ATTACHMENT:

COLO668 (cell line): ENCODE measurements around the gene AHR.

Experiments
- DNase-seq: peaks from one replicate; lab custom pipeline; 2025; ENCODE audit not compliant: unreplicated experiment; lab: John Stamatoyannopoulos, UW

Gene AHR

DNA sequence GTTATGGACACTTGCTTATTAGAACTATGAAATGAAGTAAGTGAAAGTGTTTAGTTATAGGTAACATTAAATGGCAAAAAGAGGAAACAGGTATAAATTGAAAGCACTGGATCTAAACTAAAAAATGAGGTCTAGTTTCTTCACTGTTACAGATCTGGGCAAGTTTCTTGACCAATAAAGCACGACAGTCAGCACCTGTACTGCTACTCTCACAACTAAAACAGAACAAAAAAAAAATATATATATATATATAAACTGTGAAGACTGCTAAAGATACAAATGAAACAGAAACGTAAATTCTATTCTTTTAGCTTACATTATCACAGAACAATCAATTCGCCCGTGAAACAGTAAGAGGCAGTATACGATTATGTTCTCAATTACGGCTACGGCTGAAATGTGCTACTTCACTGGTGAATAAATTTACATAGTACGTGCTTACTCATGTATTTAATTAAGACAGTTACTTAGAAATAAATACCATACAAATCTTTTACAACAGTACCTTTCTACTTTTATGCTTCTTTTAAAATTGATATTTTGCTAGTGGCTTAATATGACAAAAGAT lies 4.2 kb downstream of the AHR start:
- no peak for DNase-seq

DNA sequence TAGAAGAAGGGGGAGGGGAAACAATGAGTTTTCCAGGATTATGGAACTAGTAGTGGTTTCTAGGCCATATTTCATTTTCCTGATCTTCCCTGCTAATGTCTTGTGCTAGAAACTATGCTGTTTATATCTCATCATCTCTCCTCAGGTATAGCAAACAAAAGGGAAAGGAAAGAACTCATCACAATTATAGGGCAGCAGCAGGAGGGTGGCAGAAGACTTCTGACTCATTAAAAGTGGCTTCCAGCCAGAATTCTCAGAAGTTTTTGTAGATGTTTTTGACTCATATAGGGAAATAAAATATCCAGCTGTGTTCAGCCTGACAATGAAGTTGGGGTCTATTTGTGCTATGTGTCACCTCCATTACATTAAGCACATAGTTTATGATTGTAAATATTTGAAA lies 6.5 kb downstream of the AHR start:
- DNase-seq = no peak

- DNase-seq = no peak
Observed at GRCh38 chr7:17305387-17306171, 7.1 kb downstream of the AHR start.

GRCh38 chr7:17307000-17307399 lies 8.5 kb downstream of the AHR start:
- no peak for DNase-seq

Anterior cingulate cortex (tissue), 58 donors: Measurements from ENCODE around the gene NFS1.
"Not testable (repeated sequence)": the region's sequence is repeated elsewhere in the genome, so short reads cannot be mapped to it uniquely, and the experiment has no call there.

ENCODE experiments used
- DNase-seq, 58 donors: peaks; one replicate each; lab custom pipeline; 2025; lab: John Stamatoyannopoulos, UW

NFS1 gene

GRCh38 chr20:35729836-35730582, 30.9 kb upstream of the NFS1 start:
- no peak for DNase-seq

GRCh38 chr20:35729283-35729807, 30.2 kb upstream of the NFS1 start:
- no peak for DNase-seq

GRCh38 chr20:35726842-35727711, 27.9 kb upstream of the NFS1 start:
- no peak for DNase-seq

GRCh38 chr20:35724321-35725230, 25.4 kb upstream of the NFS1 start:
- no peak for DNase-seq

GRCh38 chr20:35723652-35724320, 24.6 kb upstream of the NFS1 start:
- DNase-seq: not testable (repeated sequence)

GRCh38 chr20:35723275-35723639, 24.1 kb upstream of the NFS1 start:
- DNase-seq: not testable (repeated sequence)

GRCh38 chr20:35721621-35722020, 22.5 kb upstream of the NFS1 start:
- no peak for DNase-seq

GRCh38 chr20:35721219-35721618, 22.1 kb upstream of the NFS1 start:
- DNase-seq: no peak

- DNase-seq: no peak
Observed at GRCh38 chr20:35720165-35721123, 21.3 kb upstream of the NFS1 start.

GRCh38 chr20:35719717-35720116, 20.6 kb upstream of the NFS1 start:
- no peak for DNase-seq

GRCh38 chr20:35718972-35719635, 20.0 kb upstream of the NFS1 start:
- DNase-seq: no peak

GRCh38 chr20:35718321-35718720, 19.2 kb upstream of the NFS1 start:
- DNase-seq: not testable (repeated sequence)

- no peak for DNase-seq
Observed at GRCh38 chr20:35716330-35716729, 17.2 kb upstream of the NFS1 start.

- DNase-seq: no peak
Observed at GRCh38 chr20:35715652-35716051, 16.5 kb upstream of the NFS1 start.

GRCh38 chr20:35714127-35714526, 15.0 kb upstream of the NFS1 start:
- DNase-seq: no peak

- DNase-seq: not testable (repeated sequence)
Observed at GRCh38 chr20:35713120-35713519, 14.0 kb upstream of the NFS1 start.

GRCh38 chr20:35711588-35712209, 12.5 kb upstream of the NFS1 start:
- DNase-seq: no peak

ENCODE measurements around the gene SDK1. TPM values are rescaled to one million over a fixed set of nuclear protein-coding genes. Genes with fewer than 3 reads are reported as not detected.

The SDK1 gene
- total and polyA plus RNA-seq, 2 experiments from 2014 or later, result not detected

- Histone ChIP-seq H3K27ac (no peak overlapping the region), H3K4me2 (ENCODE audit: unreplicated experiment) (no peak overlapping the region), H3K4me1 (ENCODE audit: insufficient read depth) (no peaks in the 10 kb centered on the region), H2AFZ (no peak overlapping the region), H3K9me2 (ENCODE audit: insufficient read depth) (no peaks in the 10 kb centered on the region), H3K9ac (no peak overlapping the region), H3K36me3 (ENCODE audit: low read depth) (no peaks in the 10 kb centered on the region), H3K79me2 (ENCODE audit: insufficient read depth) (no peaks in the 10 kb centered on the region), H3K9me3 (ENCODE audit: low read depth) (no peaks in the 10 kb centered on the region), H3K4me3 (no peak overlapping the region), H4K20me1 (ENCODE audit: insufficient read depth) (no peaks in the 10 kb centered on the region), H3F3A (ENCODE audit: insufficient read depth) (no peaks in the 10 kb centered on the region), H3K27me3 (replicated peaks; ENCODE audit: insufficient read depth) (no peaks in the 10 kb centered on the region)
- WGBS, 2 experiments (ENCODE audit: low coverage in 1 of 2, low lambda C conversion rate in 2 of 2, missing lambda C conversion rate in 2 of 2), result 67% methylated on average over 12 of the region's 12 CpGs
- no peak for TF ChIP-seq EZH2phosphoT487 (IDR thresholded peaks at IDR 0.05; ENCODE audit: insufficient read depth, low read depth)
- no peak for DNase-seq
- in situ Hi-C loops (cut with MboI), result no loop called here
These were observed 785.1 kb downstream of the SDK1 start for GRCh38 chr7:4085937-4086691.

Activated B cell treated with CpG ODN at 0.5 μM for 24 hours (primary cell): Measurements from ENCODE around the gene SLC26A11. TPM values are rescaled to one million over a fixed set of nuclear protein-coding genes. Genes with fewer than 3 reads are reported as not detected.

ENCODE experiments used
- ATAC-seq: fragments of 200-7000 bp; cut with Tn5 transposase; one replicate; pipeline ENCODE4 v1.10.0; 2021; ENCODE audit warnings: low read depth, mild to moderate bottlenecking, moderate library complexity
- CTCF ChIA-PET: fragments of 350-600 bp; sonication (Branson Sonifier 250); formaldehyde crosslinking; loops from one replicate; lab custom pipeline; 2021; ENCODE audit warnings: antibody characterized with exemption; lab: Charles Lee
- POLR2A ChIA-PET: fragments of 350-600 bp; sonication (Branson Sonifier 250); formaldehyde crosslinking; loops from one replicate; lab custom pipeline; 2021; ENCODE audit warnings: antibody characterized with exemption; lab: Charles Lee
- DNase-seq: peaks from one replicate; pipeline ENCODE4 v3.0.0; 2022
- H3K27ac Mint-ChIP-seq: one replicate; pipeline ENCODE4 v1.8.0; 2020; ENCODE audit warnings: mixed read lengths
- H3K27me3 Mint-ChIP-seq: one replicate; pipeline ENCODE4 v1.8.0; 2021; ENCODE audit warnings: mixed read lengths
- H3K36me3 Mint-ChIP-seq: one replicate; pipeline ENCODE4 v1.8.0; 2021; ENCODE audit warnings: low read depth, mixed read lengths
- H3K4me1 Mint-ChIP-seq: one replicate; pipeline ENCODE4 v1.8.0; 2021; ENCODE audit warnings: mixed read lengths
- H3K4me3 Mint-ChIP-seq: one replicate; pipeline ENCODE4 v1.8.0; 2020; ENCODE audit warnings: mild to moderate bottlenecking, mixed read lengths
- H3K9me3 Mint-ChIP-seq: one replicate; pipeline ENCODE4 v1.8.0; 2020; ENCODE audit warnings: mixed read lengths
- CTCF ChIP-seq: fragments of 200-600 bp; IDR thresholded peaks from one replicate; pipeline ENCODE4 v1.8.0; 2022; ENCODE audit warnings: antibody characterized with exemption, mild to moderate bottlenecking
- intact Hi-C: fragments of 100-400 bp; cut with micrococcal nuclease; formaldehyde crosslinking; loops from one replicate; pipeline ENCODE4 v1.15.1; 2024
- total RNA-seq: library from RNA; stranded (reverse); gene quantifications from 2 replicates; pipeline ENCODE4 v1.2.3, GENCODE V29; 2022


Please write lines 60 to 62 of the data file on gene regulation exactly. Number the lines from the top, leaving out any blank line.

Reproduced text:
These were observed 785.1 kb downstream of the SDK1 start for GRCh38 chr7:4085937-4086691.

Activated B cell treated with CpG ODN at 0.5 μM for 24 hours (primary cell): Measurements from ENCODE around the gene SLC26A11. TPM values are rescaled to one million over a fixed set of nuclear protein-coding genes. Genes with fewer than 3 reads are reported as not detected.

ENCODE experiments used